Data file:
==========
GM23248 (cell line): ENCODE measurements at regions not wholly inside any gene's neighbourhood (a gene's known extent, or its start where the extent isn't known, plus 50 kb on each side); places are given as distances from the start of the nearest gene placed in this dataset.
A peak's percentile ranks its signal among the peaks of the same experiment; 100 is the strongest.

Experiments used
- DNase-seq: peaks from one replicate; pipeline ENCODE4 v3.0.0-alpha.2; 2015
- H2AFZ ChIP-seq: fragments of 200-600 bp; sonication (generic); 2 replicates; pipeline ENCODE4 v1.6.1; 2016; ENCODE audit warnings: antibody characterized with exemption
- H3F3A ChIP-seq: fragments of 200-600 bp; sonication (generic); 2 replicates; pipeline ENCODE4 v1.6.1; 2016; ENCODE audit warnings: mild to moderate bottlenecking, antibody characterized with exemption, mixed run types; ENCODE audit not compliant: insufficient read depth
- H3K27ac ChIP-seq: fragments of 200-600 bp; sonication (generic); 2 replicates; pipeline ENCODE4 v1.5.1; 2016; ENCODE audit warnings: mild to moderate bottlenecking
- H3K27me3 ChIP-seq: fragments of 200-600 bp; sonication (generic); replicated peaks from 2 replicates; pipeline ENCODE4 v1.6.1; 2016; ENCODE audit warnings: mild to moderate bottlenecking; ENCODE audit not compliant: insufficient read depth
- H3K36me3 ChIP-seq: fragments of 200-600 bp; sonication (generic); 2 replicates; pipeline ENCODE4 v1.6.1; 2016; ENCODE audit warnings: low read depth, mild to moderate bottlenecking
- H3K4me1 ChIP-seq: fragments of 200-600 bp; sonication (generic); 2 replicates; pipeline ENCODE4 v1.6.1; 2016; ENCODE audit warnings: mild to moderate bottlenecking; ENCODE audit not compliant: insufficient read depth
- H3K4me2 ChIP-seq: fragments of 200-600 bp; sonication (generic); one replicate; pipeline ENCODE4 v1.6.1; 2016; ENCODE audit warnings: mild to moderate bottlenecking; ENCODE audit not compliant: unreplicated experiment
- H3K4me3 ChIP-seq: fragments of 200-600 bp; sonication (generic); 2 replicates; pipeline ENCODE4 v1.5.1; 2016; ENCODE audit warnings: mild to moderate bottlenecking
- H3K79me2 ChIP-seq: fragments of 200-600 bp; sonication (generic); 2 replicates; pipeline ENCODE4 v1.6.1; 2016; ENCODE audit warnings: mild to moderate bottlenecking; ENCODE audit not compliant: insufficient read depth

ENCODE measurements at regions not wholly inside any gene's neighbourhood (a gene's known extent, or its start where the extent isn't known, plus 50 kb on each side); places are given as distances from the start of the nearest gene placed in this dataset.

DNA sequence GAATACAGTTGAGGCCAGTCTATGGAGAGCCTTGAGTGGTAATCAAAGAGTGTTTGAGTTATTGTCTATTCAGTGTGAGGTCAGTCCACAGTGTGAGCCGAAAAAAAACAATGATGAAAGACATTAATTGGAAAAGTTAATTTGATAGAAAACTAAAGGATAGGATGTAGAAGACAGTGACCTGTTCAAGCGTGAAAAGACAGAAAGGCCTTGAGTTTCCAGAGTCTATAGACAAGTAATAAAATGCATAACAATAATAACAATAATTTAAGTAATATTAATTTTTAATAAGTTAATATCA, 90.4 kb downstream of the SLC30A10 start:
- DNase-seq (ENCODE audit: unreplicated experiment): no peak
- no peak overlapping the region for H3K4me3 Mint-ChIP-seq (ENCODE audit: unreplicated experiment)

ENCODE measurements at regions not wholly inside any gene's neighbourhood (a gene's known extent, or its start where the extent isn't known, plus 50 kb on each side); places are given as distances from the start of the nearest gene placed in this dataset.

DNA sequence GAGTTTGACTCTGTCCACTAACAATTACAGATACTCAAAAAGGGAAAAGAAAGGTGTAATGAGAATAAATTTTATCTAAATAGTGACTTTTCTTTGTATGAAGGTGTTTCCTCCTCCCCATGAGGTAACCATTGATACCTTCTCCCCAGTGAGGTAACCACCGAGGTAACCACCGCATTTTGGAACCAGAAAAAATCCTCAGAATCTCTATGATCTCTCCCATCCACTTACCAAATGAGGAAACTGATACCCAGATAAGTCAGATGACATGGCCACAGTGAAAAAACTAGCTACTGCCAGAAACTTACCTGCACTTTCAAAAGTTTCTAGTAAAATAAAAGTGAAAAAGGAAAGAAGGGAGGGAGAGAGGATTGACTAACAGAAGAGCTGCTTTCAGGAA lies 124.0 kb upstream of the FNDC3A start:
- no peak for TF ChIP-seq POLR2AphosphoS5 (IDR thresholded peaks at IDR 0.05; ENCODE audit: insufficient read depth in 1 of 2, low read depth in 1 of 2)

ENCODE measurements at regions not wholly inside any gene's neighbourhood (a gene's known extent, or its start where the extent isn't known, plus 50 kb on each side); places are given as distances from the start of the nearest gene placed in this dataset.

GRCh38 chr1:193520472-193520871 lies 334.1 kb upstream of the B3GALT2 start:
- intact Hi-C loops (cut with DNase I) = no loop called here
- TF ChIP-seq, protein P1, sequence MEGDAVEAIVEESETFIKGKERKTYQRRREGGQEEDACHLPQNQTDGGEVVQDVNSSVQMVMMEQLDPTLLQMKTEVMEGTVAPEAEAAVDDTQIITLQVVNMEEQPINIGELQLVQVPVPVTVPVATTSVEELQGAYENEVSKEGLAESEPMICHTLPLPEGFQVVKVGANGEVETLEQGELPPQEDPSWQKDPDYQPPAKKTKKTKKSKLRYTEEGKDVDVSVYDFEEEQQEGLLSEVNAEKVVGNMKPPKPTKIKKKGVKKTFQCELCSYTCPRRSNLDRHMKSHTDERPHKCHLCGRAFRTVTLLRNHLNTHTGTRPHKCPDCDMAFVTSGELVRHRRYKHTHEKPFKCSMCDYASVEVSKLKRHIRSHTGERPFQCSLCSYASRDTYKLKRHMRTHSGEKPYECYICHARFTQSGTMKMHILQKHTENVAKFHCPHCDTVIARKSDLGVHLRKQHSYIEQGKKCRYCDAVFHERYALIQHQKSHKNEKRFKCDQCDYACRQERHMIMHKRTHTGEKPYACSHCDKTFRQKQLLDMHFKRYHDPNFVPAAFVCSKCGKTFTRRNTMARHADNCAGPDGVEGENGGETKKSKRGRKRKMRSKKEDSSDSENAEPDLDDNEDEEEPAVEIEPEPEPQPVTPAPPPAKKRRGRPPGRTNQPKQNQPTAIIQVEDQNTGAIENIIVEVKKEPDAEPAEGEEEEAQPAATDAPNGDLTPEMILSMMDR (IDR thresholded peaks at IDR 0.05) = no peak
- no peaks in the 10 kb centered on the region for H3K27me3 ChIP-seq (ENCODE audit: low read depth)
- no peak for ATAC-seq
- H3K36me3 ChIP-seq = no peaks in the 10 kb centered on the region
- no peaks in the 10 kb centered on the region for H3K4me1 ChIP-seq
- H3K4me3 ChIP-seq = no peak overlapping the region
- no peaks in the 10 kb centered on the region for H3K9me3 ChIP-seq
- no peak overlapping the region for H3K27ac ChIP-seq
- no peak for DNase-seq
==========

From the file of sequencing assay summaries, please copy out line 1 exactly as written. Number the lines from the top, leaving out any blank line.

GM23248 (cell line): ENCODE measurements at regions not wholly inside any gene's neighbourhood (a gene's known extent, or its start where the extent isn't known, plus 50 kb on each side); places are given as distances from the start of the nearest gene placed in this dataset.